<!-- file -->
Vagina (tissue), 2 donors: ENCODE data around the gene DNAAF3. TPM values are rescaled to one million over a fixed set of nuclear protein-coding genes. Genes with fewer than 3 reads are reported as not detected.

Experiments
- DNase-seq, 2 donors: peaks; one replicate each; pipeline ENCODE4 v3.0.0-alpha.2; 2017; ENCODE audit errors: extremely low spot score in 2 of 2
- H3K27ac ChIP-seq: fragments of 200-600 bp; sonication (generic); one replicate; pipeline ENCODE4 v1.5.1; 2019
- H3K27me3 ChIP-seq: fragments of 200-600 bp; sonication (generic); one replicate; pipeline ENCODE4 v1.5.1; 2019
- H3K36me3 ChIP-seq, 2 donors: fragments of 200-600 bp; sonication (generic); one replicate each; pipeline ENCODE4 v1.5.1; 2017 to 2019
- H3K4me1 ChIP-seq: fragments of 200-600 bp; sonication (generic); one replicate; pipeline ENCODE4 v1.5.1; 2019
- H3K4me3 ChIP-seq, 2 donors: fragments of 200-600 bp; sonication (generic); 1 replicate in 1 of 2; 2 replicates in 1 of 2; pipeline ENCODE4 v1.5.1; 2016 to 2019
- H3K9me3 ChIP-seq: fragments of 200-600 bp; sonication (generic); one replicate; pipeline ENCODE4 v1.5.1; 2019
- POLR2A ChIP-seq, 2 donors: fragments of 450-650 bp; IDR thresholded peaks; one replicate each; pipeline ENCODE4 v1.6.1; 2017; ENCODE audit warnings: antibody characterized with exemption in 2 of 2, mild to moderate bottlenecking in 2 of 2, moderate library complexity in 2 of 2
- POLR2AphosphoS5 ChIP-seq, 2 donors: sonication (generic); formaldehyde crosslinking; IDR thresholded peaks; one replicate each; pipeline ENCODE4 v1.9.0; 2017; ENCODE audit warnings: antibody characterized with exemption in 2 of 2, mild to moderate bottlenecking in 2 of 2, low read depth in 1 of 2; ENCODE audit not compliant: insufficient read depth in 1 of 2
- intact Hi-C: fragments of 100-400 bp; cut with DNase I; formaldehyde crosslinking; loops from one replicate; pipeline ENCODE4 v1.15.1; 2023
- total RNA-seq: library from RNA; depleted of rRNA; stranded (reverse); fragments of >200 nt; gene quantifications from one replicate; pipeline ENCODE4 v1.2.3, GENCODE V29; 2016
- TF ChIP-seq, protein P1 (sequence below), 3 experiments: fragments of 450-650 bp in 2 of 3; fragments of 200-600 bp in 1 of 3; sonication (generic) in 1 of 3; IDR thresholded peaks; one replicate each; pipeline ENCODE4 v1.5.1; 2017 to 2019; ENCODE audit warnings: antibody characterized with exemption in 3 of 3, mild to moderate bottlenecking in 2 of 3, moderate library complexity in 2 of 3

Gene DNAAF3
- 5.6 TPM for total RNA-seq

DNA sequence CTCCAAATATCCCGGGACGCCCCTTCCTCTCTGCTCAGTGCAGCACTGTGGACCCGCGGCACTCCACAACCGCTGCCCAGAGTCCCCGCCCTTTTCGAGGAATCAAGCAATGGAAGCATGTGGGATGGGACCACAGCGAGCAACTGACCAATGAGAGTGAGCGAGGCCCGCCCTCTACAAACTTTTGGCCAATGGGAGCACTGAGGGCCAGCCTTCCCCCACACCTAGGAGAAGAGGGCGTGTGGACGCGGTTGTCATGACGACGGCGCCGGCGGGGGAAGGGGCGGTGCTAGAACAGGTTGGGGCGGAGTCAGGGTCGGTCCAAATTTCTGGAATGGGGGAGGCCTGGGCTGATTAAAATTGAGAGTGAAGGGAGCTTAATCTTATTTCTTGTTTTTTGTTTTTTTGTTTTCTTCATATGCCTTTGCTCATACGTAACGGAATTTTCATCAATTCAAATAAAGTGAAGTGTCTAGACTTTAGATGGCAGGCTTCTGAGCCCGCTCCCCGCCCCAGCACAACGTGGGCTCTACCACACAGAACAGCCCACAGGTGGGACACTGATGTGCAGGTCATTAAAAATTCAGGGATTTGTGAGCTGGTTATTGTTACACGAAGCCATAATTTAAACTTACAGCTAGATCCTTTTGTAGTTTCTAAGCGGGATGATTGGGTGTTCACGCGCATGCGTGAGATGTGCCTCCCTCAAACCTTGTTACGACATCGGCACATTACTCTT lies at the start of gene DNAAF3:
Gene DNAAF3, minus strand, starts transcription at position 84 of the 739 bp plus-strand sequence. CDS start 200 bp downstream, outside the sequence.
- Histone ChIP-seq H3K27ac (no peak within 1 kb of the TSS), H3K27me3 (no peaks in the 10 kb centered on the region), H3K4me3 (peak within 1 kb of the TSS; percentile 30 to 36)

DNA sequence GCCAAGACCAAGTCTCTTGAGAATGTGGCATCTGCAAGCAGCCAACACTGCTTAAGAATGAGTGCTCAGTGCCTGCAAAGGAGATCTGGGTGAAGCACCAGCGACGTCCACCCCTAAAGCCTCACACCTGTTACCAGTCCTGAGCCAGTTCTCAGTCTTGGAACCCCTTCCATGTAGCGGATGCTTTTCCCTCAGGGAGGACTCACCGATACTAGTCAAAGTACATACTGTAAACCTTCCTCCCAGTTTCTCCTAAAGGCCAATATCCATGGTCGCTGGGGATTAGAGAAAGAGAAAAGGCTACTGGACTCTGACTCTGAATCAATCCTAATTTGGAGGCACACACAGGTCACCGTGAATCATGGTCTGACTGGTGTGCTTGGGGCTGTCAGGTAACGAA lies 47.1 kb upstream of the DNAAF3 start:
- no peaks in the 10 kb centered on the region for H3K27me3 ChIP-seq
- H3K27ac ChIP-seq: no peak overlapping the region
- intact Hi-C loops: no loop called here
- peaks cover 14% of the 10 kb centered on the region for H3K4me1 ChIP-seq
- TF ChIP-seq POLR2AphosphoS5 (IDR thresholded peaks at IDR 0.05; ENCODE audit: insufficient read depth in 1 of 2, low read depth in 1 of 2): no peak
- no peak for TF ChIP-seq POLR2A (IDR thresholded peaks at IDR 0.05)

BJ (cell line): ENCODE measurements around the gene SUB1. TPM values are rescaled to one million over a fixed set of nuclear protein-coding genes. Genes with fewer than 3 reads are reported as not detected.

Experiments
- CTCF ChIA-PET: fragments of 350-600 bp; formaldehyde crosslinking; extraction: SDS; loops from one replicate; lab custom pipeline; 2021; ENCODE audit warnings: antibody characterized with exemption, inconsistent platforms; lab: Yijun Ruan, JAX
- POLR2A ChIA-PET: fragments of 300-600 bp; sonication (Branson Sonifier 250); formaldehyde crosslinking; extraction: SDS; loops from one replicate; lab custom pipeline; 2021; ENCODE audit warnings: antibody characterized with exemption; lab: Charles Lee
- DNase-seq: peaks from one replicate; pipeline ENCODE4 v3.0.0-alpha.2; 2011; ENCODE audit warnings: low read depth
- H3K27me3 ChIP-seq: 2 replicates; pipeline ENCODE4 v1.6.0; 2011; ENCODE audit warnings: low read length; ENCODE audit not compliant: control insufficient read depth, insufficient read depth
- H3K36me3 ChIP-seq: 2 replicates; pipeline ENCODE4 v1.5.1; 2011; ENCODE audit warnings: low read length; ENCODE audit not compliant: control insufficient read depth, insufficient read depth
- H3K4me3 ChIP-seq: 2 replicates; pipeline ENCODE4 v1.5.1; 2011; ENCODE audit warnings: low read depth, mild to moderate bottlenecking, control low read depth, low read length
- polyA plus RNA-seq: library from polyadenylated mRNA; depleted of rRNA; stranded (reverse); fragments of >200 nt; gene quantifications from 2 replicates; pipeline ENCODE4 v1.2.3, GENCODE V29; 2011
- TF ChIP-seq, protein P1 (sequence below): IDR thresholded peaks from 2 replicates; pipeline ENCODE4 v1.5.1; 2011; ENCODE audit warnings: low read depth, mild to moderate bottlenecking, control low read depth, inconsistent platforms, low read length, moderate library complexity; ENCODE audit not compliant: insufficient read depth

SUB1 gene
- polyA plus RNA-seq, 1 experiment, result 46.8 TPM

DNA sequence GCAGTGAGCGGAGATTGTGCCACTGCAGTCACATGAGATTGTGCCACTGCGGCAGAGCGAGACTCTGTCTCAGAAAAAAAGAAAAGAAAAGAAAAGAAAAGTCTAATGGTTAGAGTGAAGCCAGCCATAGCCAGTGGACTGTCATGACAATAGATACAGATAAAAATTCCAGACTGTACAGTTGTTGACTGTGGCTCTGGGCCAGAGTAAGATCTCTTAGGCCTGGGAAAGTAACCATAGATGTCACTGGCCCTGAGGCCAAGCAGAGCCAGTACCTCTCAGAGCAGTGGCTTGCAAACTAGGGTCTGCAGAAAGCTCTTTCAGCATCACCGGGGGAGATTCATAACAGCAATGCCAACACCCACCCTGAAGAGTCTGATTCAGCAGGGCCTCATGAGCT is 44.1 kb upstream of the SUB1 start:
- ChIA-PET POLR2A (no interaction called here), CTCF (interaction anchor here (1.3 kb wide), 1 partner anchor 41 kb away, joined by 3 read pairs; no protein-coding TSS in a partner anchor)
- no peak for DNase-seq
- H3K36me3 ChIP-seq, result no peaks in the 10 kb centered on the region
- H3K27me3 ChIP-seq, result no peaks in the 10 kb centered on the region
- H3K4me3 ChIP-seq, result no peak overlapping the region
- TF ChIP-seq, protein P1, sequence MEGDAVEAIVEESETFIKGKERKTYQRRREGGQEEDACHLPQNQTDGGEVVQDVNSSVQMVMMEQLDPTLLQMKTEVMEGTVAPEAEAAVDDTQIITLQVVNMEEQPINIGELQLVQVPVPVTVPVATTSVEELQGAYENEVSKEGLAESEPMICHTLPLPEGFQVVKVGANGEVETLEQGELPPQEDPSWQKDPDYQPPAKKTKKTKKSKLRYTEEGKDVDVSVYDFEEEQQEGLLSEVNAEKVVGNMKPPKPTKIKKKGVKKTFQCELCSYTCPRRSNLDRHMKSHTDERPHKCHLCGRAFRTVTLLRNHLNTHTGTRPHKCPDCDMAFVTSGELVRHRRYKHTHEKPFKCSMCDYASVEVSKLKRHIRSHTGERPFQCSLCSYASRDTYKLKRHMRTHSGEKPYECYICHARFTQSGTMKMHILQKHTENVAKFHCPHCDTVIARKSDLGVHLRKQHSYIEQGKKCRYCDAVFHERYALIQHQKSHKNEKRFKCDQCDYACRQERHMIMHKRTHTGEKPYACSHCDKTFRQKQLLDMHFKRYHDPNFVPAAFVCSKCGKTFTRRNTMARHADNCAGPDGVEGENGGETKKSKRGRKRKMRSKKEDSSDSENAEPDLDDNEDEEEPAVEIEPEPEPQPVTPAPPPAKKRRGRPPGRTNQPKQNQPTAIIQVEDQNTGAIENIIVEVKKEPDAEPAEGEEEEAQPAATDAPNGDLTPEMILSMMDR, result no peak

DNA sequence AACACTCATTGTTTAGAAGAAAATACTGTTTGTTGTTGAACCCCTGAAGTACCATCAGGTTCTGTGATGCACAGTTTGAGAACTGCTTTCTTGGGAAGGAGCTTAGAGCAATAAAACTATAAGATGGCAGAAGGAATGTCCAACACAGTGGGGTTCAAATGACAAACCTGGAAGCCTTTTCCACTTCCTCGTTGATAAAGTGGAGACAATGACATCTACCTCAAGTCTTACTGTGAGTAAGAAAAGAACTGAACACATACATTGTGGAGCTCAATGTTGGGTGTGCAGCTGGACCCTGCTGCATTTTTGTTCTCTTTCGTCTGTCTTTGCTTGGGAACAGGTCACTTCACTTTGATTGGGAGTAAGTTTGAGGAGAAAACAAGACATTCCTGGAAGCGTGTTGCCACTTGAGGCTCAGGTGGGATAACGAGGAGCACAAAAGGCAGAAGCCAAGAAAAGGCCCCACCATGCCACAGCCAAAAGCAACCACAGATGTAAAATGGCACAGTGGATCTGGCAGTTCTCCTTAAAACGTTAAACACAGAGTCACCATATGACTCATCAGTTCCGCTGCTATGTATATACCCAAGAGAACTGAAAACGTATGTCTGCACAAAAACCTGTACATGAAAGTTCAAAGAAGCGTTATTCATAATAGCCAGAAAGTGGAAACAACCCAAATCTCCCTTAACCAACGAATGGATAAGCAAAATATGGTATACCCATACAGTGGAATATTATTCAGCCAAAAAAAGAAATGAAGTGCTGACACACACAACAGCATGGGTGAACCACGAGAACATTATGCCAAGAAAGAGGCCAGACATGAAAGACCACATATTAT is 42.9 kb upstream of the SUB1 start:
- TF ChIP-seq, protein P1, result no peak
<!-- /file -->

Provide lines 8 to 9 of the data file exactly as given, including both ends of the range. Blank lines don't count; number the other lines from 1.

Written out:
- H3K4me3 ChIP-seq, 2 donors: fragments of 200-600 bp; sonication (generic); 1 replicate in 1 of 2; 2 replicates in 1 of 2; pipeline ENCODE4 v1.5.1; 2016 to 2019
- H3K9me3 ChIP-seq: fragments of 200-600 bp; sonication (generic); one replicate; pipeline ENCODE4 v1.5.1; 2019